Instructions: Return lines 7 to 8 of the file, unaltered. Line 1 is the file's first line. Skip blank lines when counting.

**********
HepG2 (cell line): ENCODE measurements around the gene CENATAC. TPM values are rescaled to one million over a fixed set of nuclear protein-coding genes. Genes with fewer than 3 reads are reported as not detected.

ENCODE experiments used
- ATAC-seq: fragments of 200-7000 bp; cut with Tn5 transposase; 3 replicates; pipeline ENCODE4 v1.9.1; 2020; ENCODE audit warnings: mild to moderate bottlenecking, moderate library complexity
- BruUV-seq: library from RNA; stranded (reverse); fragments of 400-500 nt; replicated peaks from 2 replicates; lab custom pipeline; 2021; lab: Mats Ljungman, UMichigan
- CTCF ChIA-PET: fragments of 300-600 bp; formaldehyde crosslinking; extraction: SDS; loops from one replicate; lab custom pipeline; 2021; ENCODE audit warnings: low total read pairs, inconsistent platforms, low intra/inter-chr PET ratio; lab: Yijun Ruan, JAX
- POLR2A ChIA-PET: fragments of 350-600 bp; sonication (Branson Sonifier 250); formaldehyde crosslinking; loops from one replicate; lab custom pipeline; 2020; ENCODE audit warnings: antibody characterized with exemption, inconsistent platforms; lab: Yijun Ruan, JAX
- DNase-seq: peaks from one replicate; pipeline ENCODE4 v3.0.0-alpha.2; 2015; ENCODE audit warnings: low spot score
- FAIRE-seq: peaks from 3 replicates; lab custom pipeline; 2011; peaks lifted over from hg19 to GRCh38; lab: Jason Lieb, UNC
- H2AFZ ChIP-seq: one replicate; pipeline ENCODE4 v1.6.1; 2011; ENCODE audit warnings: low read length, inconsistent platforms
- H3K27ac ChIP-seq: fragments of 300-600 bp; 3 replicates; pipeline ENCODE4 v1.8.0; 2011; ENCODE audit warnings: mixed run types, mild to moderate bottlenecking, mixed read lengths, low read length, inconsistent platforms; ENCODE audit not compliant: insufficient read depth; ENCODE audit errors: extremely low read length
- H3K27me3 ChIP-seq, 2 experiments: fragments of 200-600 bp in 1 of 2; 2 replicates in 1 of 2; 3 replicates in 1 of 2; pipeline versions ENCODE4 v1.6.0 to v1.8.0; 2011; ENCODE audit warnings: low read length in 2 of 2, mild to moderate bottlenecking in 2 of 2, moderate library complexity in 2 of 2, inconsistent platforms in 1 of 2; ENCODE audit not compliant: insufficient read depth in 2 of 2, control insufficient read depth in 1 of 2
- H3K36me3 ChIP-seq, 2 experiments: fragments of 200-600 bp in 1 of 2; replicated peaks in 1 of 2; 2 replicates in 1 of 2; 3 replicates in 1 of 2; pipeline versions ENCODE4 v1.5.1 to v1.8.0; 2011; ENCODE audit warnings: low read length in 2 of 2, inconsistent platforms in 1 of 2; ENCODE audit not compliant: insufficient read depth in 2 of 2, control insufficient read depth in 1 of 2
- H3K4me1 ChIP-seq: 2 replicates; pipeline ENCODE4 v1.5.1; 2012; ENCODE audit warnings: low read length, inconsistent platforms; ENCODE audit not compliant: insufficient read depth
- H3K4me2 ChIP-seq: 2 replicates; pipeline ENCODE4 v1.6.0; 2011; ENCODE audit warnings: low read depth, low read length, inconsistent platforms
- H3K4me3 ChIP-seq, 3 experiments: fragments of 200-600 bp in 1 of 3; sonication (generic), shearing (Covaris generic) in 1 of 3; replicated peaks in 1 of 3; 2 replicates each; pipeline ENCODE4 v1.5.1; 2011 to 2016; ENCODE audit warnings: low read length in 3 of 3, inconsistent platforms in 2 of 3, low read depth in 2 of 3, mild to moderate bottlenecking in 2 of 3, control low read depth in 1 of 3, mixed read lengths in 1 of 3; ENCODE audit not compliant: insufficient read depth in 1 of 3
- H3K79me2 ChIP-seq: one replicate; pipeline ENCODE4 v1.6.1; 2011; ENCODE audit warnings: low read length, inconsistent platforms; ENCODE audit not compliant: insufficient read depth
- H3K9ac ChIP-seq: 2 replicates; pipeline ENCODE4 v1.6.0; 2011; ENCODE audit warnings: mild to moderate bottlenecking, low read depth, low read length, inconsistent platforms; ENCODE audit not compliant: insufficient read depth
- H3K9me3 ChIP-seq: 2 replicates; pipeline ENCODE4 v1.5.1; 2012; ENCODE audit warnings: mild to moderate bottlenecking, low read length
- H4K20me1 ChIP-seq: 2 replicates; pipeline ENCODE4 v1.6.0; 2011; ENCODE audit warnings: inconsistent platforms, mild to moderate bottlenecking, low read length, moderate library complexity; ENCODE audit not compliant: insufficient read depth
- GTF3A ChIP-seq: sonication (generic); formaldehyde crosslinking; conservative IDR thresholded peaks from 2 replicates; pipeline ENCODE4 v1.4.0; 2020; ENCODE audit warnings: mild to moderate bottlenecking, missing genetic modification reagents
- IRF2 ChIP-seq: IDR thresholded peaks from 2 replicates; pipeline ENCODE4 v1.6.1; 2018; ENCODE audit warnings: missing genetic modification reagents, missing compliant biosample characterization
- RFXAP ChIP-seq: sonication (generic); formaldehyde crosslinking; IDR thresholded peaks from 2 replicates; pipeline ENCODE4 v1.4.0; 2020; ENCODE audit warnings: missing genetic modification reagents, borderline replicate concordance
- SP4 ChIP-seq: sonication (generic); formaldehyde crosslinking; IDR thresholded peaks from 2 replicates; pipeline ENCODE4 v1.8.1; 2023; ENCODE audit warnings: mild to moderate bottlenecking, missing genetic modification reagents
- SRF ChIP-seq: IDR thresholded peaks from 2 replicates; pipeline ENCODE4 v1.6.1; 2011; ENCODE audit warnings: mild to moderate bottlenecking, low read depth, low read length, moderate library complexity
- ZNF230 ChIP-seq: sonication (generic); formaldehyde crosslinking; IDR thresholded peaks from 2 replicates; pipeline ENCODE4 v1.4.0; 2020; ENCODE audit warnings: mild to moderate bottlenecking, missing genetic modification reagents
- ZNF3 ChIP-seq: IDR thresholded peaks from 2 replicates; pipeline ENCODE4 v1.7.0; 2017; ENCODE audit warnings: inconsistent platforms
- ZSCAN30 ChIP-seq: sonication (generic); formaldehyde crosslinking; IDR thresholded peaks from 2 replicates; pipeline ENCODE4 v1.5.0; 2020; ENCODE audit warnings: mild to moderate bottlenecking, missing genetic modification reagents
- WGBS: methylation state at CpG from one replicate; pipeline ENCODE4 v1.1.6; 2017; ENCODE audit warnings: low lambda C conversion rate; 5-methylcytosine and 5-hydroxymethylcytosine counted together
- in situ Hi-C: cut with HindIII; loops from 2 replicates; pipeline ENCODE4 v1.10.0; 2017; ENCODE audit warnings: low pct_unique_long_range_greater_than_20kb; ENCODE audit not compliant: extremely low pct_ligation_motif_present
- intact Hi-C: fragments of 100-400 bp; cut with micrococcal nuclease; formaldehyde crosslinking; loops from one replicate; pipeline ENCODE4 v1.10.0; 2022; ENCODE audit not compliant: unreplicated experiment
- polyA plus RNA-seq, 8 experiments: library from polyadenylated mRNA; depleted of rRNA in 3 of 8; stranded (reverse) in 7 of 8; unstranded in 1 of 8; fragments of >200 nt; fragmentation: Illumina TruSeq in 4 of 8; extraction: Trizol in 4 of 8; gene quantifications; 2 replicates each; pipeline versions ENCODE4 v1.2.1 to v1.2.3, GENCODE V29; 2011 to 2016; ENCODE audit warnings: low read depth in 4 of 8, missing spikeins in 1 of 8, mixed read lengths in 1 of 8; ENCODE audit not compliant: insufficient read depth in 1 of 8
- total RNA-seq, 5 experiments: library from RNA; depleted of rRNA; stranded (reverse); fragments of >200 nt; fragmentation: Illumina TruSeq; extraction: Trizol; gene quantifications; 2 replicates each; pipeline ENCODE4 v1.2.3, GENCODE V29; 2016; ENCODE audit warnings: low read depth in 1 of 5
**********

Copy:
- DNase-seq: peaks from one replicate; pipeline ENCODE4 v3.0.0-alpha.2; 2015; ENCODE audit warnings: low spot score
- FAIRE-seq: peaks from 3 replicates; lab custom pipeline; 2011; peaks lifted over from hg19 to GRCh38; lab: Jason Lieb, UNC